1915 postcard from Rockland, RI to Glendale, RI
In December 1915, Alice B Hawkes of Rockland, Rhode Island, sent a postcard to her friend Mrs Green which read:
Dear Mrs Green,
I heard you got as far as North Scituate looking for me. I wish you could have kept right along till you got here. Next time you must. Would just love to have you come and see our home. Mrs Randell and Edna has been out and spent the day with us.
Alice B Hawkes
This postcard caught my attention because Rockland, Rhode Island, no longer exists. It was leveled to make room for the Scituate Resevoir. More on that later. Meanwhile, what can we learn about these two women?
Thomas and Annie (Roberts) Brownsword
Alice (Brownsword) Hawkes was born March 5, 1874, in Salford, Lancashire, the daughter of Thomas and Annie (Roberts) Brownsword.1,2 She was christened November 3, 1880, along with her sisters Ellen and Sarah, and her brother George William, at St. Bartholomew, Salford, Lancashire, England.3 On 3 April 1881 she was living on Regent Road, in Salford, Lancashire, with her parents, brother, and sisters.4
The SS Marathon
On April 28, 1884, Annie (Roberts) Brownsword, a widow, and her four children arrived in Boston aboard the SS Marathon.7 Annie was living in Pascoag, Rhode Island, in 1900,8 and died in Scituate in 1914.9 She is buried in Smithville Cemetery, North Scituate, along with her daughter Ellen.10
Alice (Brownsword) Hawkes
On December 20, 1897, Alice Brownsword was married to Waldo L Hawkes by Edward J Ayres, a minister at the Pascoag, Methodist Church. At the time, both were living in Pascoag. Waldo was an assistant postmaster. This was the first marriage for both of them. 11,12
Alice and Waldo Hawkes were in Pascoag in 1900, but by the time of the 1910 census they had moved to Rockland and were renting a house on Rockland Road. Waldo was now working as a street car conductor. They were still there on September 12, 1918, when Waldo registered for the World War I draft.13,14,15
Meanwhile, in 1915—the year Alice sent her postcard to Mrs Greene—the Rhode Island General Assembly authorized the Providence Water Supply Board to condemn 14,800 acres of land in rural Scituate. "By December 1916, notices were delivered to the villagers stating that [their] homes and land ... were to be taken and destroyed. Construction was well under way by 1921, and water was being stored by November 10, 1925."16
Rockland Post Office, undated photo
The Hawkes, who were only renting, were probably not as impacted as the families in the area who had farmed the same land for generations. Still they had to relocate, and 1920 finds them with Waldo's parents in North Scituate and Waldo still a street car conductor. By 1930 they were in Cranston and were still there in 1940. Waldo worked for a while in a machine shop, then as a janitor for a library. Ancestry.com's preview of results says this was the Auburn branch, in Cranston.17, 18, 19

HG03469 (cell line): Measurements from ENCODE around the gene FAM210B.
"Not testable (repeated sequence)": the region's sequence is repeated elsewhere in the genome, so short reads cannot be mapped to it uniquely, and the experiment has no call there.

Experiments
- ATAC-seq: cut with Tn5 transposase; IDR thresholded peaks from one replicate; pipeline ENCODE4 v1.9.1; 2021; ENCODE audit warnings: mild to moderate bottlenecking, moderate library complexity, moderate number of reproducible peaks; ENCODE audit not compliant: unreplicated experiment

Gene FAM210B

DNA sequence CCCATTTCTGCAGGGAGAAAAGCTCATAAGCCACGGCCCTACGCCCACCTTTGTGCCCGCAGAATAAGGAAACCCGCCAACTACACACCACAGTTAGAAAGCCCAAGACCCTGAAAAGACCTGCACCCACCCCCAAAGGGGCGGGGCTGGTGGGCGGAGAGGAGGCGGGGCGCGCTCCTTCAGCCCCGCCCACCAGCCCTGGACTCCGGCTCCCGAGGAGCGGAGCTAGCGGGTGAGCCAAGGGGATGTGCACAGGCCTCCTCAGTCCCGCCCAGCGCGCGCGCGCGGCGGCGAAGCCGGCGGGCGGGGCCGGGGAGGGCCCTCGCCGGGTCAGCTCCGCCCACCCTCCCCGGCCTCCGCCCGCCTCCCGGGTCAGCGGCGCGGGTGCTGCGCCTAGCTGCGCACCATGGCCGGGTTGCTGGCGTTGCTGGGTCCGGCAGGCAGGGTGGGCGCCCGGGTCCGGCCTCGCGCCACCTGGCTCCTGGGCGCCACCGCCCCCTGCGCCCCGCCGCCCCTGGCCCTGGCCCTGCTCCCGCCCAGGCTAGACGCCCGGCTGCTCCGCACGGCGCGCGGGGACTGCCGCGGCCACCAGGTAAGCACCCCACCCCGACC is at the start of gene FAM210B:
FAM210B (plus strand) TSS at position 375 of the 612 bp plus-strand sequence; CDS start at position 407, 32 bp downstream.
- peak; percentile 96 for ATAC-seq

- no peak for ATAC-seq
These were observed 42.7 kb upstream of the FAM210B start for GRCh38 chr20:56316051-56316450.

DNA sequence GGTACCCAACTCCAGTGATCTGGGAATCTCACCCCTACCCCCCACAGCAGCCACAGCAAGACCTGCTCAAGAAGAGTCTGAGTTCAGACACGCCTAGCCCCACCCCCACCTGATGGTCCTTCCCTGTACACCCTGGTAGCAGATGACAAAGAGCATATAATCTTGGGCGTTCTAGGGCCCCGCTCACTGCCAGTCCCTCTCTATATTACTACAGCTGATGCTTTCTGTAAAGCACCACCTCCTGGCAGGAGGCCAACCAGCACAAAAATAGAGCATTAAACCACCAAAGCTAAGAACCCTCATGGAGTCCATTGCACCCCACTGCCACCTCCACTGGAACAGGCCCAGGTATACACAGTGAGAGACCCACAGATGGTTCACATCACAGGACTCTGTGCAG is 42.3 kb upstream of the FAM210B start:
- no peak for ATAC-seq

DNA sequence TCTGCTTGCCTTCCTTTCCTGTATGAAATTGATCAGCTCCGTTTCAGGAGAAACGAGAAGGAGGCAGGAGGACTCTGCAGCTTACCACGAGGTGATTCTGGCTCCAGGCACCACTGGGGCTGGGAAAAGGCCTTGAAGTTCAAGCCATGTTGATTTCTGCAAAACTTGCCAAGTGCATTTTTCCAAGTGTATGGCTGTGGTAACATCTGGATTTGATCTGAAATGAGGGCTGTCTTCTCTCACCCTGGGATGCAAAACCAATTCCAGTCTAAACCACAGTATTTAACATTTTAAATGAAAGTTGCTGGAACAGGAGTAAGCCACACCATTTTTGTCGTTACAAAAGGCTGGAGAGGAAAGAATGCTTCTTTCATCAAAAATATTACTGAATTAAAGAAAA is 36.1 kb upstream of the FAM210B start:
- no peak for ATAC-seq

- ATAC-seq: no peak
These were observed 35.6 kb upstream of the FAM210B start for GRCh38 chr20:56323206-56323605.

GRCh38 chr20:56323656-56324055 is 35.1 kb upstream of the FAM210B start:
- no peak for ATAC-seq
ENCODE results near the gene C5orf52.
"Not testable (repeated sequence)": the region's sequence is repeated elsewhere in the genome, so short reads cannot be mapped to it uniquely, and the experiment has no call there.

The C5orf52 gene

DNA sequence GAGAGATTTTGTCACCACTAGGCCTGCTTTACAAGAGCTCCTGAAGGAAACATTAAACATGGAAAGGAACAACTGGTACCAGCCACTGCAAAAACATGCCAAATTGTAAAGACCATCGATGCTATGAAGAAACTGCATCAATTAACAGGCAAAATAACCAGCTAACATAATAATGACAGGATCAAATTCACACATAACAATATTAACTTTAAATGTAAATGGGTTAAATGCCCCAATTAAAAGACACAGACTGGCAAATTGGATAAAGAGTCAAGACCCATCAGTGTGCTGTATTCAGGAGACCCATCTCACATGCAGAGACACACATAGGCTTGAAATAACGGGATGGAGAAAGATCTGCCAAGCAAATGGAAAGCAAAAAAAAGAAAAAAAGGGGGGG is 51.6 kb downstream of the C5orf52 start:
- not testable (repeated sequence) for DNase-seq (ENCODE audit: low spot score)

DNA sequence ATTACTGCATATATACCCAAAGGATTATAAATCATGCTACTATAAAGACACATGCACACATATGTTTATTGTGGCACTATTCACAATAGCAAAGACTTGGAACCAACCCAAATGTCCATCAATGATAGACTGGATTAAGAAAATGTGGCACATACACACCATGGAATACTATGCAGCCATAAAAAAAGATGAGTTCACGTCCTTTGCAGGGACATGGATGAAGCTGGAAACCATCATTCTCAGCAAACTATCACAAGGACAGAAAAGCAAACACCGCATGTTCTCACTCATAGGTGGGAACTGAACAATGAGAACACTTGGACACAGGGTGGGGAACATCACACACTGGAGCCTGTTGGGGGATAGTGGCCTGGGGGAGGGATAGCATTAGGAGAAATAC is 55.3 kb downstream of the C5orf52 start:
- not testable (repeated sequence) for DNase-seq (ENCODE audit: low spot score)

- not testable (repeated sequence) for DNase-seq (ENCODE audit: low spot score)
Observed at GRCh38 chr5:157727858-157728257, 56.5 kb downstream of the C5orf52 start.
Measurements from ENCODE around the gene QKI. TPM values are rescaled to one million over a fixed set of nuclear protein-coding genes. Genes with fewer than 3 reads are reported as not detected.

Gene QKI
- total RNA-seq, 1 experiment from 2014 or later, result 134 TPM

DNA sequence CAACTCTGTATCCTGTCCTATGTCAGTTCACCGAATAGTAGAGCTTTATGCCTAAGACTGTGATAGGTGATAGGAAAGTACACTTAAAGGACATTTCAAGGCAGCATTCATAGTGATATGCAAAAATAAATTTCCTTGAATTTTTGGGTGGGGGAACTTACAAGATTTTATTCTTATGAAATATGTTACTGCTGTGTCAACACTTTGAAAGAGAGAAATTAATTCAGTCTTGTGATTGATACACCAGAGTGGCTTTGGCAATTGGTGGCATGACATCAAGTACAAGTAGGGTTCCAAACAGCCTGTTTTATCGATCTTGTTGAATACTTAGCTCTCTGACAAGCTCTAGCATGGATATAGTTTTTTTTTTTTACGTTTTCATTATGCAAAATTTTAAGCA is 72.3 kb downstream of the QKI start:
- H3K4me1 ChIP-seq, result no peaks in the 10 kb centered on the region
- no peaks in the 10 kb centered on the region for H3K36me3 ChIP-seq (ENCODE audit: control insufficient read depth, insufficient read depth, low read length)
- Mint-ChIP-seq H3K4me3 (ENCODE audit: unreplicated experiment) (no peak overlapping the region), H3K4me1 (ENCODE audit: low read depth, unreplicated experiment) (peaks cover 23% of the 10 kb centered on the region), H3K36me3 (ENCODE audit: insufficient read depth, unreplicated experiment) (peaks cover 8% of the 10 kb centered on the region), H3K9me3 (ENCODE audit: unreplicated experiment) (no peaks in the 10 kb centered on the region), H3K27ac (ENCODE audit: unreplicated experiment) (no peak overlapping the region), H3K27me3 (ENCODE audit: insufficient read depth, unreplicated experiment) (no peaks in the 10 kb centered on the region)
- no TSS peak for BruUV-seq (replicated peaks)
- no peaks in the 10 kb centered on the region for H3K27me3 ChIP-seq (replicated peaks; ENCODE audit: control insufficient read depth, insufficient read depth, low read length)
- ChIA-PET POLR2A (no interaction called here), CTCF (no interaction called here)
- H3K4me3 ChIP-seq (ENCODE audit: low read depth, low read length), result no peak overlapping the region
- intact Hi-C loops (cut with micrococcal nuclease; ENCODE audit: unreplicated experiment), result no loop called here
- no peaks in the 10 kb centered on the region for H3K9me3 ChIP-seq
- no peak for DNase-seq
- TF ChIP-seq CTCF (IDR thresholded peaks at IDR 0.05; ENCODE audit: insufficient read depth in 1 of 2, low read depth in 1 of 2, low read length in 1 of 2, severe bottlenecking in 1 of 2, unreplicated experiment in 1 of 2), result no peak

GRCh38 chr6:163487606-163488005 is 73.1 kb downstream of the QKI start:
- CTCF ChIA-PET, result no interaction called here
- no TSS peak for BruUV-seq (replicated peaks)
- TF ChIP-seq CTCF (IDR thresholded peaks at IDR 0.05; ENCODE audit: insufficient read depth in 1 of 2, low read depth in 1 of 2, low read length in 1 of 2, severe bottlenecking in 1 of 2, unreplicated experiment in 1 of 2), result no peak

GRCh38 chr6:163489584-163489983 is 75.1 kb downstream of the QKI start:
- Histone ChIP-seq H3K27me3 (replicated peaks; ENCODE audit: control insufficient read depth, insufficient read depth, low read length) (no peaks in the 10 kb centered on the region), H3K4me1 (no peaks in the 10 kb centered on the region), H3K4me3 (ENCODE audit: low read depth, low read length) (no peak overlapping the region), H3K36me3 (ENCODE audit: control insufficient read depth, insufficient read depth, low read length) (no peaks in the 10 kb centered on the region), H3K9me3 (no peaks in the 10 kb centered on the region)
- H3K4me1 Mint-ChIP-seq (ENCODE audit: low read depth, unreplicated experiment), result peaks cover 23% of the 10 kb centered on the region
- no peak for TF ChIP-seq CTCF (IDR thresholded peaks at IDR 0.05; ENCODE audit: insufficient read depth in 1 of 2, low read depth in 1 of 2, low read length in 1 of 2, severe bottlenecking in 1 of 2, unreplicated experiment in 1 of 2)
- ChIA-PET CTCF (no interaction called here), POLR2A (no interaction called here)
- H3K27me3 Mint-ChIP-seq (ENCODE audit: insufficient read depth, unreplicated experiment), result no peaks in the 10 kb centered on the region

I don't have home access to ancestry.com and their collection of city directories, so there the trail ends. The recent death records for Rhode Island are not on line, but from findagrave.com we learn that Alice (Brownsword) Hawkes died in 1958 and her husband Waldo in 1954. They are both buried in Smithville Cemetery, North Scituate, the same cemetery as her mother and sister. They had no children.20,21
It seems ironic (in the original, true sense of the word) that in December 1915, as Alice expressed her wishes that her friend Mrs Greene could come out to see her home, that plans were already underway that would lead to it being torn down.
Still, the Hawkes fared better than most. "There were 'quite a few' suicides - possibly because townspeople, [historian Fred] Faria said, received 'peanuts, nothing' for their properties. 'The owners were compensated, but not enough.'"22 At least Alice and Waldo Hawkes lived out the rest of their lives, probably not as happy as they were in Rockland, but alive nonetheless.
There is extensive information on Alice Brownsword's family in the familysearch tree cited below in footnote 1. In the next article, we will take a look at the recipient of the card, Mrs Julia (Mowry) Paine Greene.
Continued in Julia (Mowry) Paine Greene, of Glendale, Rhode Island.
I found the photo of the Rockland Post Office in the digital edition of The Lost Villages of Scituate by Raymond A Wolf, (Arcadia Publishing, 2009), in the Ocean State Libraries system. The author stated that most photographs in his book were courtesy of the City of Providence Water Supply Board archives.
The photo of the SS Marathon comes from Norway Heritage.
The photos of Alice and Waldo Hawkes were on the familysearch familytree mentioned in footnote 1.
The postcard from Mrs Hawkes to Mrs Greene was once in my possession but is no longer.
^4. 1881 Census, Salford, Lancashire, England. RG11, p. 12, Piece/Folio 3971/49.
^8. United States Census, 1900, Annie Brownword, Burrillville, RI, ED 104, sheet 10A, family 212.
^12. Souvenir history of the New England Southern Conference : in three volumes, Compiled and edited by Rennetts C Miller (Nantasket, Mass: Rennetts C Miller, 1897) at archive.org.
^13. United States Census, 1900, Waldo Hawkes, Burrillville, ED 104, sheet 16B, family 370.
^14. United States Census, 1910, Waldo L Hawkes, Scituate, ED 275, sheet 3A, family 47.
^15. United States World War I Draft Registration Cards, 1917-1918, Waldo Lyman Hawkes, Burrillville, Local Board State Division 3.
^17. United States Census, 1920, Waldo Hawkes, North Scituate, ED 315, sheet 2A, line 14, family 31.
^18. United States Census, 1930, Waldo Hawkes, Cranston, ED 178, sheet 17A, line 31.
^19. United States Census, 1940, Waldo Hawkes, Cranston, ED 4-47, sheet 7A, line 17, family 147.
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